It’s true that beauty ideals have evolved steadily over time, but last year saw a huge shift in what the fashion and beauty industry deem to be the ideal way to look. This change was fuelled by scrutiny towards the modelling industry due to the lack of diversity amongst their models, and this has paved the way for a wave of new and influential models to transform the face of the fashion industry.

The Aesthetic Revolution

Tess Holiday

Modelling
The creator of the #effyourbeautystandards movement which is making waves on Instagram, Tess is a self-titled “body-acceptance activist” who has rigorously challenged industry size ideals. She made history in January 2015,  when at 5’5” and a UK size 24 she became the largest plus size model of her height and weight to sign to a mainstream modelling agency. As well as becoming a model at London based MiLK Model Management, she has also fronted campaigns for plus size brands such as Yours and Simply Be.

Winnie Harlow

Photo: fashisblack.com

This 21 year old Canadian model was rejected by every modelling agency in her hometown of Toronto due to her skin condition vitiligo. Despite this, she went on to gain a huge online following before making a name for herself within the modelling industry. In 2015 she landed a spot alongside models Gryphon O’Shea and Charlotte Free in Diesel’s SS15 campaign.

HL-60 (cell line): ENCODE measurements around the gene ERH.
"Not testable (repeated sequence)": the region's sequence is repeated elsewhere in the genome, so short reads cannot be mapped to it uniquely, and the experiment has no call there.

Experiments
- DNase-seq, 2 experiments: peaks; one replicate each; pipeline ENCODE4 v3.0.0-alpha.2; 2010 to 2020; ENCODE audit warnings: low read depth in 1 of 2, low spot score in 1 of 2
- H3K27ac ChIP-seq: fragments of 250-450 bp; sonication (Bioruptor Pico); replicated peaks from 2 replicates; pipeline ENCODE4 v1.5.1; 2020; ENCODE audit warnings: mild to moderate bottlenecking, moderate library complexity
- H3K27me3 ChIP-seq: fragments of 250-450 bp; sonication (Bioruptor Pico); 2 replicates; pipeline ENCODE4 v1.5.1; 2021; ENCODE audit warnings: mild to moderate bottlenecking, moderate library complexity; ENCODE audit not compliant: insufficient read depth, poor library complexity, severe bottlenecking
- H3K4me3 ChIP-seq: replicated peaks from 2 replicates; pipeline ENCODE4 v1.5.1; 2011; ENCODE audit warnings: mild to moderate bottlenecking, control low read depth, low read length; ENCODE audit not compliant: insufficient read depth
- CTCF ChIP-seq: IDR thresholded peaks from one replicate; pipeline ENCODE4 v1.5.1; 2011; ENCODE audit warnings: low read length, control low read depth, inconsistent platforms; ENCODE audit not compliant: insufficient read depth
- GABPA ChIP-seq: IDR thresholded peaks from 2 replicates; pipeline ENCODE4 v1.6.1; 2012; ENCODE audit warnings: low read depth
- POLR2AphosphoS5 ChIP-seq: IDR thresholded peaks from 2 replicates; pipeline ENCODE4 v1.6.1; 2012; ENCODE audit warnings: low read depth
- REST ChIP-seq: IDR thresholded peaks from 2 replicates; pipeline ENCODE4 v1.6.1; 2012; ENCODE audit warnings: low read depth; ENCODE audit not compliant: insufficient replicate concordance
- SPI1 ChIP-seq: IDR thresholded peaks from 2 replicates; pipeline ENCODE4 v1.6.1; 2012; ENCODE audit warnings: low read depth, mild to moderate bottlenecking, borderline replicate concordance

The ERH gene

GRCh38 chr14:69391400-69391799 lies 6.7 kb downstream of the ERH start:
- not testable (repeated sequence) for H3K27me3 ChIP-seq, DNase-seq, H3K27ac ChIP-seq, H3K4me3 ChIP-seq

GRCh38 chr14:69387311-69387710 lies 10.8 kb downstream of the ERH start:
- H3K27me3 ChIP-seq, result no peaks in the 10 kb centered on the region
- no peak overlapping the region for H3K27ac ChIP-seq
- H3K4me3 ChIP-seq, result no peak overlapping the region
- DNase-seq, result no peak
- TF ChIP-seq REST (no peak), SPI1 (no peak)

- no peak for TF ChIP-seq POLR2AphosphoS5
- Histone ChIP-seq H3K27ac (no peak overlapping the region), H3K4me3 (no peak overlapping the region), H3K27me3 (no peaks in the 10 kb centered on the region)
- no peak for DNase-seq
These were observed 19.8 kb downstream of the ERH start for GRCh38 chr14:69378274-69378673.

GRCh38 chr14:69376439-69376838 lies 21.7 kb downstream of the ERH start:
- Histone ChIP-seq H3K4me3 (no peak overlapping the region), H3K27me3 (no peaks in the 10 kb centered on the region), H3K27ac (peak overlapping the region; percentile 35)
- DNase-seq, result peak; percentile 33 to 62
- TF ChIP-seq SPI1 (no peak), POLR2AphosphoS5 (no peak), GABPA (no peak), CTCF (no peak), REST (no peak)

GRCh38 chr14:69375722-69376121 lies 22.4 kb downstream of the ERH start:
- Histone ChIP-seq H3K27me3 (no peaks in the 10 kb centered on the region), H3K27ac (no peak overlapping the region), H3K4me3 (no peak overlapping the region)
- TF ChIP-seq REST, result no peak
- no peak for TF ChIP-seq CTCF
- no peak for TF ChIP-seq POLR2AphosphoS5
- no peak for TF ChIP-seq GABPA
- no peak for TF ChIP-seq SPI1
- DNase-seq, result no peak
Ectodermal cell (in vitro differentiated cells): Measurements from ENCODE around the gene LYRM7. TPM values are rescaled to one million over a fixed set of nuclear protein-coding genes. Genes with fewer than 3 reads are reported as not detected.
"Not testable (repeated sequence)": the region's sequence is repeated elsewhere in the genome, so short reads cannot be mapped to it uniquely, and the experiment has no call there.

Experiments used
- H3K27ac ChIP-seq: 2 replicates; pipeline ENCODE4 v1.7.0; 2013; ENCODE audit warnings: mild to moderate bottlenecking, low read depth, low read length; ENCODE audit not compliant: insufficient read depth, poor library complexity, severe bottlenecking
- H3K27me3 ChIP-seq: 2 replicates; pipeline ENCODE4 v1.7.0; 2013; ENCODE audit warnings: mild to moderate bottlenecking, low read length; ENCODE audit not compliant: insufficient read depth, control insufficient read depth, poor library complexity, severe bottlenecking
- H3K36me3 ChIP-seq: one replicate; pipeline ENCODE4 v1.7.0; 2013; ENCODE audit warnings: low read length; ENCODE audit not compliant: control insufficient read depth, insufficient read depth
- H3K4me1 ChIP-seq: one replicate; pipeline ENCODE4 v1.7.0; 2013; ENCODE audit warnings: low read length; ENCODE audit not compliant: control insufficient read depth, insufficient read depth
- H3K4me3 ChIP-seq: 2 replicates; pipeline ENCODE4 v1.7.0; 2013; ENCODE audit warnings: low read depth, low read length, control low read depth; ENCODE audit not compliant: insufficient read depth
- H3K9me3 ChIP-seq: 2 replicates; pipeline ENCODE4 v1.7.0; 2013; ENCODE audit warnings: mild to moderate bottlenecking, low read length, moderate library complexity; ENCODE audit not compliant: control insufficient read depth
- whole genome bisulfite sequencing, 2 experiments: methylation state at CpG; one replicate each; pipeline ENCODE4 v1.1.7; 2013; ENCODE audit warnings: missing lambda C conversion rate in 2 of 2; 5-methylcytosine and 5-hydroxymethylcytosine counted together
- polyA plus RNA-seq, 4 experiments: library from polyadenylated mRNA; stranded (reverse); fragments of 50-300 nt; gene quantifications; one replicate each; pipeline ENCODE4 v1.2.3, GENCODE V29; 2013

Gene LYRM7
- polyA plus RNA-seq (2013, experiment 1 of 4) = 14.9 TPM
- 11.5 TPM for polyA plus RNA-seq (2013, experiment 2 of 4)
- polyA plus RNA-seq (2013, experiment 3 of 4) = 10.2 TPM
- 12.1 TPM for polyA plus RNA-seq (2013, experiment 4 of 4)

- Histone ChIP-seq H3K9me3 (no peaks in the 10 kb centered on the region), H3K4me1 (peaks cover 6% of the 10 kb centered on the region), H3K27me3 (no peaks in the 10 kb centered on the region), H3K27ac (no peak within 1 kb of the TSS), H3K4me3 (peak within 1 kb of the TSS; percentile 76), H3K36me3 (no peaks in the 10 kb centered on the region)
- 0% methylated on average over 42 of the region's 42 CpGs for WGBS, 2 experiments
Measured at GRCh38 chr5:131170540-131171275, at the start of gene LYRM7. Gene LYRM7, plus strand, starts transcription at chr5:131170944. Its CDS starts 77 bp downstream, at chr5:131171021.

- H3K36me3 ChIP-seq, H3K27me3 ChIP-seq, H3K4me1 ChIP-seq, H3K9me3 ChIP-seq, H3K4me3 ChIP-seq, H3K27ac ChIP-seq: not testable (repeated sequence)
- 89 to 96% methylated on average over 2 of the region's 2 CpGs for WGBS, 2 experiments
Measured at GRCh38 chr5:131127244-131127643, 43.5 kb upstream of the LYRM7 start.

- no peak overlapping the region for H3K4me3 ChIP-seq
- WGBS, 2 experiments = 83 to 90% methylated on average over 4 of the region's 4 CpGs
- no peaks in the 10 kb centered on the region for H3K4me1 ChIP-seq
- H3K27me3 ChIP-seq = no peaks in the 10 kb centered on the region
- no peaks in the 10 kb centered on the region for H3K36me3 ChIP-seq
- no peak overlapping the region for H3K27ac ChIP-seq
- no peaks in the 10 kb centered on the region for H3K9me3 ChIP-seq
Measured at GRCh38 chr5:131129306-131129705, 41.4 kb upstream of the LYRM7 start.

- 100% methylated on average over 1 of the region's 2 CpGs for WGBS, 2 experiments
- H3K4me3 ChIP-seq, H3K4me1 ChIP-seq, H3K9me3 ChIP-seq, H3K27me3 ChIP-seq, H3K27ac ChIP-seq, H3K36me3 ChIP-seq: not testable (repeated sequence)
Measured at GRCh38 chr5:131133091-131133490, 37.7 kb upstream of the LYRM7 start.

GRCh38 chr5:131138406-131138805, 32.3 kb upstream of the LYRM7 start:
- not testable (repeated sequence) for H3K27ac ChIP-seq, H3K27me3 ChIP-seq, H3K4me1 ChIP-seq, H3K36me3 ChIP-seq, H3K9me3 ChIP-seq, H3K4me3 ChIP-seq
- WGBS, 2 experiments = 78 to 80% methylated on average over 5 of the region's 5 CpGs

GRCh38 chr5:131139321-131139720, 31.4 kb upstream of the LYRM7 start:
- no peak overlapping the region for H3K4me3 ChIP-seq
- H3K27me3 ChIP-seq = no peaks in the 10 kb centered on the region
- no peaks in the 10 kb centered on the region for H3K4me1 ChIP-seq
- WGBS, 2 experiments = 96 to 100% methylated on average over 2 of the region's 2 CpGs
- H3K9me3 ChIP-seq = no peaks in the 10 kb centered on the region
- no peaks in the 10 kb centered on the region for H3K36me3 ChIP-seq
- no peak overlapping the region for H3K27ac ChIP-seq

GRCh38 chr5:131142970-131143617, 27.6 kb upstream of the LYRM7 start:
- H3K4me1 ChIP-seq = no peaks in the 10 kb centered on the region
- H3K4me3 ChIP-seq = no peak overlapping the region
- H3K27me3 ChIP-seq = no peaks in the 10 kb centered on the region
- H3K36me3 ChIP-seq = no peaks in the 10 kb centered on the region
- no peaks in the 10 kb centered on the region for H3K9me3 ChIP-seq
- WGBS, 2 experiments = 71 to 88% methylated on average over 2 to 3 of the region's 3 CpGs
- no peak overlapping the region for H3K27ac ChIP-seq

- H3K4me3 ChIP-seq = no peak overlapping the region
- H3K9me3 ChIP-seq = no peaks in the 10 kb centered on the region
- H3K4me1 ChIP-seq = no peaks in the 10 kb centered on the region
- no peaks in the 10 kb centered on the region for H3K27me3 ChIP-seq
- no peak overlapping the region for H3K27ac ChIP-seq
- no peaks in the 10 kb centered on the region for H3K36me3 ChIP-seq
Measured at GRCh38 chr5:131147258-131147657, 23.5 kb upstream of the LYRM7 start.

She says “Everyone has differences, and I feel like I stand for being different and accepting yourself”.

Iris Apfel

Modelling

Well into her 90s, this newfound model, fashionista and former interior designer defines herself as a ‘geriatric starlet’. Apfel’s fame and subsequent modelling career are a result of her eccentric ensembles and her huge personal archive of designer and ethnic clothing and accessories.

In spring 2014, she was the face of two collections: one of them for Kate Spade, alongside the Victoria’s Secret model Karlie Kloss. Despite undergoing two hip operations (one of which was caused by tripping over the hem of an Oscar de la Renta dress at a fashion shoot in Paris), she continues to grace countless fashion magazine covers.

Nykhor Paul

Photo: estilo.catracalivre.com.br

This Sudanese model, who was previously the face have Louis Vuitton, took to Instagram last year to voice her grievances towards the industry’s inability to cater towards models of colour. Her outrage sparked a largely positive debate about an issue that appears to have affected a large number of black models.

“Dear white people in the fashion world, it’s time you people get your shit right.”

She called out hair stylists and MUAs that work with models for their lack of professionalism and claimed that she had to bring her own make-up products to shows.

“It’s been a constant battle. Dealing with all the make-up issues, skin issues, hair issues, it makes you feel inadequate”.

Mariah Idrissi

Modelling

As the first model to appear in a H&M campaign wearing a hijab, this 23 year old Londoner made history in 2015. As a woman with Pakistani and Morrocan heritage, she was amongst a few religious and ethnic minorities to be featured in the retailer’s video campaign, which was designed to encourage shoppers to recycle clothes at their store as part of H&M’s new sustainable initiative.

Hari Nef

Photo: dailydot.com